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Pesticide Exposure Presentation


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Part 2 of the Environmental and Occupational Health Risks Clinical Training.

Part 2 of the Environmental and Occupational Health Risks Clinical Training.

Published in: Health & Medicine, Technology

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  • 1. Pesticide Exposure Implications for Migrant and Community Health Centers Judith Fitzgerald, B.S.N., R.N. Special Programs Manager InterCare Community Health Network May 20, 2009
  • 2. Significance for Health Centers  Most Migrant and Community Health Center staff did not receive any pesticide-related instruction during medical or nursing education.  Many have had little or no continuing education on this topic.  Few have experienced identifying pesticide induced conditions and making appropriate reports and/or referrals.
  • 3. National Strategies for Health Care Providers: Pesticides Initiative  The National  U. S. Department of Environmental Labor (DOL) Education & Training  U.S. Department of Foundation (NEETF) Agriculture (USDA)  U.S. Environmental  U.S. Department of Protection Agency Health and Human (EPA) Services (DHHS)
  • 4. Why should CHC staff be especially alert to pesticide exposure?  Hundreds of millions of pounds of pesticides are used in the U.S. annually (most are herbicides applied to agricultural crops).  Many other applications are made in homes, lawns, businesses, schools, on pets, and on human skin  Opportunities for over-exposure abound in our environment  Effects of pesticide poisoning are often misdiagnosed, yet can be devastating
  • 5. Occupational and Environmental Risk for Pesticide Exposure  Ranch and farm workers  People employed in  Gardeners pesticide production,  Groundskeepers mixing and application  Florists  Family members of those  Structural pest control at occupational risk workers  Treated foods and plants  Hunting and fishing  Ground- +/- well-water guides contamination  Health care workers who  Breast milk deal with decontamination  Placental transfer
  • 6. 6 Essential Practice Skills  Taking an Environmental History  Awareness of Community and Individual Pesticide Risk Factors  Knowledge of Key Health Principles  Clinical Management of Pesticide Exposure  Reporting Pesticide Exposure and Supporting Surveillance Efforts  Providing Prevention Guidance and Education to Patients
  • 7. Environmental History: Agricultural Workers and Their Families  Is their spraying going on  Were Restricted Entry while you are in the field? Interval (Danger/Peligro) signs with dates posted in  Do you feel sick while in the fields? the fields?  How close do you live to  Were the fields wet while the fields? you were picking? (Dry  Do your children play or fields can be sources of work in the fields? residues also)  Do you have lunch in the  Does anyone else have the fields?(Do you eat what same sickness as you? you pick?)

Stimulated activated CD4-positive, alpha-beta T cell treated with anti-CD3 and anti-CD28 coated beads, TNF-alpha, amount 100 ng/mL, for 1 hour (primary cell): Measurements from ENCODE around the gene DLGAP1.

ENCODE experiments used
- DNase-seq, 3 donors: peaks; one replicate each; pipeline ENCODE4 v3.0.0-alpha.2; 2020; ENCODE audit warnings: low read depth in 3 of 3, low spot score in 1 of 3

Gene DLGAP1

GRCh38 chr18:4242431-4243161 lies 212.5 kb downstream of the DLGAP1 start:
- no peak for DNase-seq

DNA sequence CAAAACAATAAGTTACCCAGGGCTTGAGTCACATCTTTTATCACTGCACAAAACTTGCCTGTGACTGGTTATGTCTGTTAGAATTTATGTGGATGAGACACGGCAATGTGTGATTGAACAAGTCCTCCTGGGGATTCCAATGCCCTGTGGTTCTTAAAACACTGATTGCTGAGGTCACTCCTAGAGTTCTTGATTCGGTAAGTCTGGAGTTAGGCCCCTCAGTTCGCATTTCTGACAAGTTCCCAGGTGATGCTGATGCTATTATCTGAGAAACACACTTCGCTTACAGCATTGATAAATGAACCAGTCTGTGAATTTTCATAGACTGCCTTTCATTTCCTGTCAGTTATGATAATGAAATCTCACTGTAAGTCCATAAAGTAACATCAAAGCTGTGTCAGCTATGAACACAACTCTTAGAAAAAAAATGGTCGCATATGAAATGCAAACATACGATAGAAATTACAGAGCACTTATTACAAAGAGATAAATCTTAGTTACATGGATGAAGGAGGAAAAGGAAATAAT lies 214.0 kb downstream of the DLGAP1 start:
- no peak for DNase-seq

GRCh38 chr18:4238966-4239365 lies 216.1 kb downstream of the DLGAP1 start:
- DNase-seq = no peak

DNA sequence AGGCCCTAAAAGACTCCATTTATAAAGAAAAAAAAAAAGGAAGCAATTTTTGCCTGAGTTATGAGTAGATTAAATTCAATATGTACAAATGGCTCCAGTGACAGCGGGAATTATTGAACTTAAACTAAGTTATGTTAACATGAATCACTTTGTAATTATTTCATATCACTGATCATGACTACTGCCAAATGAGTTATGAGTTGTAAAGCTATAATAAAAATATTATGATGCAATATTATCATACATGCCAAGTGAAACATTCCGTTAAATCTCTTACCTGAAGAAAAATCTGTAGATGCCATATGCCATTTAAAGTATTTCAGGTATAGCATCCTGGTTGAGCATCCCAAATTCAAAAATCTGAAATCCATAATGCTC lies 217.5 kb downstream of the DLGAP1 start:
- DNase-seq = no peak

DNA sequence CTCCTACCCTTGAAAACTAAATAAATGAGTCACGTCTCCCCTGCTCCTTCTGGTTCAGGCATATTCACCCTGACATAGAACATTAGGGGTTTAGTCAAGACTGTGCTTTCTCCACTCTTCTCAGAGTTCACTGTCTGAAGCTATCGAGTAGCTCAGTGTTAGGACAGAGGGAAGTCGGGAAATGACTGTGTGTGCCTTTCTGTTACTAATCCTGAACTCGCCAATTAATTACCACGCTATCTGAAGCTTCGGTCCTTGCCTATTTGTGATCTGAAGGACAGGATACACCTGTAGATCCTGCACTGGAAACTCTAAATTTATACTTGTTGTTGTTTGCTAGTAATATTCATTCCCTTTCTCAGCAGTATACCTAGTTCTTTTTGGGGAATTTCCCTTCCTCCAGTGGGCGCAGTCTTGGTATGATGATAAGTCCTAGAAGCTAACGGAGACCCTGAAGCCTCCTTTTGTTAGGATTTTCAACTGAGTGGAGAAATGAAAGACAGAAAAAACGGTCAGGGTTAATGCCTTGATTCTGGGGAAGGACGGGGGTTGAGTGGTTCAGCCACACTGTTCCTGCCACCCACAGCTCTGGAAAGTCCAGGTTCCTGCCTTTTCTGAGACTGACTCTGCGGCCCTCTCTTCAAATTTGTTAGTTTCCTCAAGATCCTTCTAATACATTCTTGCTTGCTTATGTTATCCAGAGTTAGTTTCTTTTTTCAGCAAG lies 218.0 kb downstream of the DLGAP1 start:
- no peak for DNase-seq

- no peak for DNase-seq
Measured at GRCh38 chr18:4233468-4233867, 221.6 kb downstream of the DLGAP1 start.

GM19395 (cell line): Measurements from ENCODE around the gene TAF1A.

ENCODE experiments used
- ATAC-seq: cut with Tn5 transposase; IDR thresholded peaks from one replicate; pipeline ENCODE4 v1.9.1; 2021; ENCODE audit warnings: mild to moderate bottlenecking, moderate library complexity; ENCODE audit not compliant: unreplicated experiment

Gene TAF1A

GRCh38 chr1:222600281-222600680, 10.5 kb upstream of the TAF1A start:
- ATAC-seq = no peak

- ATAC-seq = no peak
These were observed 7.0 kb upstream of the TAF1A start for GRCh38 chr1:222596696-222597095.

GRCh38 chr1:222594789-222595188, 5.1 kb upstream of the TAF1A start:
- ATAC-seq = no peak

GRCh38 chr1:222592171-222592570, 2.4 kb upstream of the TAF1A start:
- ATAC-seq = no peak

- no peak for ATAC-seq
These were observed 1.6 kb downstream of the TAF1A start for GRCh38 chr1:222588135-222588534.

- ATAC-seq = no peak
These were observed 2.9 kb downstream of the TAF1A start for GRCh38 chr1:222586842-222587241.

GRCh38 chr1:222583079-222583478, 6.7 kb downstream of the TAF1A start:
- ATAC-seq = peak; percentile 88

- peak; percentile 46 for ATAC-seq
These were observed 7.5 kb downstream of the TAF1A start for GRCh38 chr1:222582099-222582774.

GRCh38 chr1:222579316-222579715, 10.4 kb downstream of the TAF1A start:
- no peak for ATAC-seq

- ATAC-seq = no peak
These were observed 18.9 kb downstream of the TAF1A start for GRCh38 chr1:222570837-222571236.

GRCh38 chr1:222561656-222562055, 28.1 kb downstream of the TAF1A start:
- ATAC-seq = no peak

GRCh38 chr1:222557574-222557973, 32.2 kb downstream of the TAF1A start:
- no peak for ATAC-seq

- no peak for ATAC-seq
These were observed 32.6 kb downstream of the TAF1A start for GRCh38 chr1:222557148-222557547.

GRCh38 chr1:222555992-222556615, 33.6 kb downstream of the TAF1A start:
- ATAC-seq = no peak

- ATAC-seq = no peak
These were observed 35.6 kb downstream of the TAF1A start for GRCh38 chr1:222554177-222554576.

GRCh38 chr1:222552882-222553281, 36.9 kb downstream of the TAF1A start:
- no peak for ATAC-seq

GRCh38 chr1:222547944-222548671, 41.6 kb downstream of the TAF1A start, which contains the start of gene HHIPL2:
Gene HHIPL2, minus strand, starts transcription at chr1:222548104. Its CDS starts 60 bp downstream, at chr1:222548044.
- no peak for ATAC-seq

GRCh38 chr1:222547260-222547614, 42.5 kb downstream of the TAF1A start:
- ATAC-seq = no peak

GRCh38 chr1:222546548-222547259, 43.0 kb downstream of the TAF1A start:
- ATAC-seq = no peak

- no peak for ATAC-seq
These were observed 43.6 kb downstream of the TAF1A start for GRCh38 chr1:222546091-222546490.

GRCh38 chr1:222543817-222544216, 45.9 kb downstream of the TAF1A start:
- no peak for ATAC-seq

• 8. Barriers to successful medical interventions with MSFWs  Fear of job loss if any incident is reported  Lack of awareness of the dangers of pesticides  Lack of knowledge about the specific pesticides being used  Substandard housing conditions; lack of hot water and indoor plumbing  Shared, antiquated or no in-camp laundry facilities  Poverty; few clothes, lack of laundromat money; poor diet  Language barriers  Culturally learned explanations for health problems
  • 9. Barriers to successful medical interventions with MSFWs  Symptoms resemble other medical conditions  Environmental history not taken  Explanatory model approach not explored  Poor integration of clinic and outreach operations  Failure to follow through with a report MTSD-51ODreporting.pdf
  • 10. Eliciting MSFW Patients’ Explanatory Models  What is the name of your problem?  What caused it?  Why did it start when it did?  What will this problem do to your body?  How has this illness affected your life?  What worries you most about this problem?  What are your expectations?  What kind of treatment do you think you need?  Are there other things you want (support, reassurance, or explanations)? Guidelines for the Care of Migrant Farmworkers’ Children, AAP, MCN, p. 21